Installing an HVAC filter upside down can have serious consequences for your air conditioning and heating system. When air is forced to pass through the non-porous side of a filter, it requires more energy to do so, resulting in higher utility bills and additional wear and tear on your HVAC system. The most common problem you'll face with a rear-facing filter is simple inefficiency, but it can also lead to system failure, mold problems, poor indoor air quality, and other issues. Air filters are designed to be installed in one direction only. The most efficient way to install a filter is with the arrows pointing towards the blower fan.
This allows air to flow freely through the more porous side of the filter, trapping dust and debris before they reach critical HVAC components. If the filter is installed backwards, it will greatly slow down airflow and your oven will have more difficulty operating. When efficiency decreases, the likelihood of a system failure increases. This could include a refrigerant line leak or a failed compressor. The blower will overwork and you'll pay more money for your heating.
The same goes doubly with an air conditioner that has several filters in place to keep outside contaminants out of the indoor air. The biggest problem with installing an air filter upside down is that the oven has to work harder to do its job. This will result in higher utility bills and may cause damage to your oven. You won't feel the effects of this at first, but this inefficiency can build up and lead to furnace system breakage and further repairs. Even with proper air filter maintenance, you should have your HVAC system cleaned and serviced at least once a year. Airflow arrows should be printed on the side of the air cleaner to show how to install the filter.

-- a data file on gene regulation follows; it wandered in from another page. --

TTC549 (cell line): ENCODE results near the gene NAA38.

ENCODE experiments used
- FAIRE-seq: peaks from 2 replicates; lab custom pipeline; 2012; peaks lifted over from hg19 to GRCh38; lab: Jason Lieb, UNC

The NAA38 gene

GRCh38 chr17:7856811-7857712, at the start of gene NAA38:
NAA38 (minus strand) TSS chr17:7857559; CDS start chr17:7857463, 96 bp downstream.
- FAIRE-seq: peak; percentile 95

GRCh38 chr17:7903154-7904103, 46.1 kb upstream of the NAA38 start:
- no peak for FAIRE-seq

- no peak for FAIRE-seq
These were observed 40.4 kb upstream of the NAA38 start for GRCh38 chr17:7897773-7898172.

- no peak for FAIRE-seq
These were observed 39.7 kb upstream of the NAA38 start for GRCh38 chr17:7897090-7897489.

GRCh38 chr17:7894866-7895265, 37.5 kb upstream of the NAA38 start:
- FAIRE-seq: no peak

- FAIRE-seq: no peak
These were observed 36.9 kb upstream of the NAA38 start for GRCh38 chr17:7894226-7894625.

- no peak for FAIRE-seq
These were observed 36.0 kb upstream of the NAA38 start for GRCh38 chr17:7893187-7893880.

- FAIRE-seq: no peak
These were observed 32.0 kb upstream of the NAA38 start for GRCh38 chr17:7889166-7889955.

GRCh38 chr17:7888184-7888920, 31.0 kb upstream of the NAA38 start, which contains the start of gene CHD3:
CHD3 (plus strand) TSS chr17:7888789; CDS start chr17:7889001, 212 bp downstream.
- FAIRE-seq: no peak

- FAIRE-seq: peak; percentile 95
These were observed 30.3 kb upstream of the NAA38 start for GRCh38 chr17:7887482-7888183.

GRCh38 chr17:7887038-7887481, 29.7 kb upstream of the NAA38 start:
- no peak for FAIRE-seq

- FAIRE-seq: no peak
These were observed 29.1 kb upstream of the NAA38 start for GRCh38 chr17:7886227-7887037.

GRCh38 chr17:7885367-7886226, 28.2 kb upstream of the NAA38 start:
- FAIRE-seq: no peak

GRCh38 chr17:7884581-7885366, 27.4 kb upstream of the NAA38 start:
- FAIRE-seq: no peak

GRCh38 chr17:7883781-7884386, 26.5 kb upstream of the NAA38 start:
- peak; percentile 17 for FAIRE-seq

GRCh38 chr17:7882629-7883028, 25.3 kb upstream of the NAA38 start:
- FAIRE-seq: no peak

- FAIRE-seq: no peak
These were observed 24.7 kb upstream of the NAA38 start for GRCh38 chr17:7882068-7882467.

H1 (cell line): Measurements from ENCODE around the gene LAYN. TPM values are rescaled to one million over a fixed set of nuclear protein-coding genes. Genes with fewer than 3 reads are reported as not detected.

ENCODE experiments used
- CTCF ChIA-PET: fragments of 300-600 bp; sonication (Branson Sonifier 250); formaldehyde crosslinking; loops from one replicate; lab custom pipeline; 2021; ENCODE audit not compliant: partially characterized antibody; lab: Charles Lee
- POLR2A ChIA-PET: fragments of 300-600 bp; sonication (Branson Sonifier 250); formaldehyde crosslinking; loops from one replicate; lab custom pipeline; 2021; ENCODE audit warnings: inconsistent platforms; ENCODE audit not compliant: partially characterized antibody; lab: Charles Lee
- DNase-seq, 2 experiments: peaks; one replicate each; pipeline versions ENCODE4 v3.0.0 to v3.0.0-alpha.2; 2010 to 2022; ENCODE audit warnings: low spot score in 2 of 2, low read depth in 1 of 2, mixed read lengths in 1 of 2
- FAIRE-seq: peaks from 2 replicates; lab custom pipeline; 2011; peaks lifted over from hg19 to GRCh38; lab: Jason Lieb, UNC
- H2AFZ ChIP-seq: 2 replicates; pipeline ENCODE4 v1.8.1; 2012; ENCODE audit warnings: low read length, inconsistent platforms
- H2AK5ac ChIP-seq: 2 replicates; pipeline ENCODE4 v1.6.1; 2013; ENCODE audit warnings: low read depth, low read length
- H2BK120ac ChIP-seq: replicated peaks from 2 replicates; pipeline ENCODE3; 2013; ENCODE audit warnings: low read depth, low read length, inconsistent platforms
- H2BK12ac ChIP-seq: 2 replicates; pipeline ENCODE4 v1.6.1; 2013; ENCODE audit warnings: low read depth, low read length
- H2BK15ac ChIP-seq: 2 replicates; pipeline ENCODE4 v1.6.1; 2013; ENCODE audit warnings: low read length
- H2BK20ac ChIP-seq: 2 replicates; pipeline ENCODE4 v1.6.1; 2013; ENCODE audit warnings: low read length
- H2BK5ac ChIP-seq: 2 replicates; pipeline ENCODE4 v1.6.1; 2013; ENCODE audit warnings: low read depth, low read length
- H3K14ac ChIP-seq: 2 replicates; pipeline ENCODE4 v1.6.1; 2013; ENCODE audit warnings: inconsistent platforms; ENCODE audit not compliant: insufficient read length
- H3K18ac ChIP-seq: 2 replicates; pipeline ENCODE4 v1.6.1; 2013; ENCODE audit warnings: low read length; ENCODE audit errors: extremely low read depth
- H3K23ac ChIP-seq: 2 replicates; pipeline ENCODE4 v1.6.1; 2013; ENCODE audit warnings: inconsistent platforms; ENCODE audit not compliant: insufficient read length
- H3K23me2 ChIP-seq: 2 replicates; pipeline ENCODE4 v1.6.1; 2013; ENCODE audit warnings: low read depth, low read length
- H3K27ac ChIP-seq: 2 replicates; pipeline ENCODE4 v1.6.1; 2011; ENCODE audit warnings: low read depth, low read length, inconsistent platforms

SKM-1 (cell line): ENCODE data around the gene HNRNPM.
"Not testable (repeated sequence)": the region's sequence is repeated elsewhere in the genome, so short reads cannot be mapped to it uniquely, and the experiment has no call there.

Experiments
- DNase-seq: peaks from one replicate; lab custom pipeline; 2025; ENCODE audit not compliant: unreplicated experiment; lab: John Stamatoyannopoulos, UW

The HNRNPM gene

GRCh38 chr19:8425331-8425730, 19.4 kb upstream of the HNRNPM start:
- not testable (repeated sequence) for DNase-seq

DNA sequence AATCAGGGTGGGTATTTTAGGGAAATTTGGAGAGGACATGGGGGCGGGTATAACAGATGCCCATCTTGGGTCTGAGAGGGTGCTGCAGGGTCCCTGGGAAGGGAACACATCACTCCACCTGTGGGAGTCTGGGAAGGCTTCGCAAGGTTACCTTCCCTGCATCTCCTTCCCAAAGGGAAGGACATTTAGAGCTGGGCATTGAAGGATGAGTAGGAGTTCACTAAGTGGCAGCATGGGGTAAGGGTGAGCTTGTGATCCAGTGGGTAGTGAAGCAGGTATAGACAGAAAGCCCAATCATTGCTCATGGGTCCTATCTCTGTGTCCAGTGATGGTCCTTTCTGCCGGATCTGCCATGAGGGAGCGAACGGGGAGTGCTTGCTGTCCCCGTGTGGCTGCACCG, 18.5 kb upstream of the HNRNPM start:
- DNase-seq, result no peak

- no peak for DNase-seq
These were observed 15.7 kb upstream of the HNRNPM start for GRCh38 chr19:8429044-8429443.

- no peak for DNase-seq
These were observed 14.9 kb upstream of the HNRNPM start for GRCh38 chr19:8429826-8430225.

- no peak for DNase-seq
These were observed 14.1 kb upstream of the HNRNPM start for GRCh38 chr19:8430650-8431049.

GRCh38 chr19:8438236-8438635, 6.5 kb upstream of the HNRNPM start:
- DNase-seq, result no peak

Both sides may look the same, but filter manufacturers make filters so that the air goes in one direction efficiently. Having an inverted HVAC filter can cause system damage, mold problems, poor indoor air quality, and other problems. When you install the oven filter upside down, there is no uniform distribution of dust throughout the 1-inch filter material. Under the exhaust pressure of the blower fan, these filter structures will eventually fail over time. It basically boils down to the fact that the filter was designed to be more porous when air first hits the filter (to trap larger particles) and less porous on the outlet side (to trap small dust particles). Installing an oven or AC filter upside down is a breeze to do if you don't understand the return versus supply side HVAC loop. The most common problem you will have if you have an improperly installed filter is decreased efficiency.
This can lead to higher utility bills and may cause damage to your oven. The result is an increase in your utility bill and additional wear and tear on your HVAC system. Therefore, when installing a filter backwards it would mean that your oven has to work harder to get the results you want. Air filters have direction arrows to indicate in which direction to install the air filter on the return. The filter prevents these contaminants from damaging the oven by collecting dust and debris before they reach critical HVAC components. Having an inverted HVAC filter can cause system damage, mold problems, poor indoor air quality, and other problems.
Installing an HVAC filter upside down can have serious consequences for your air conditioning and heating system.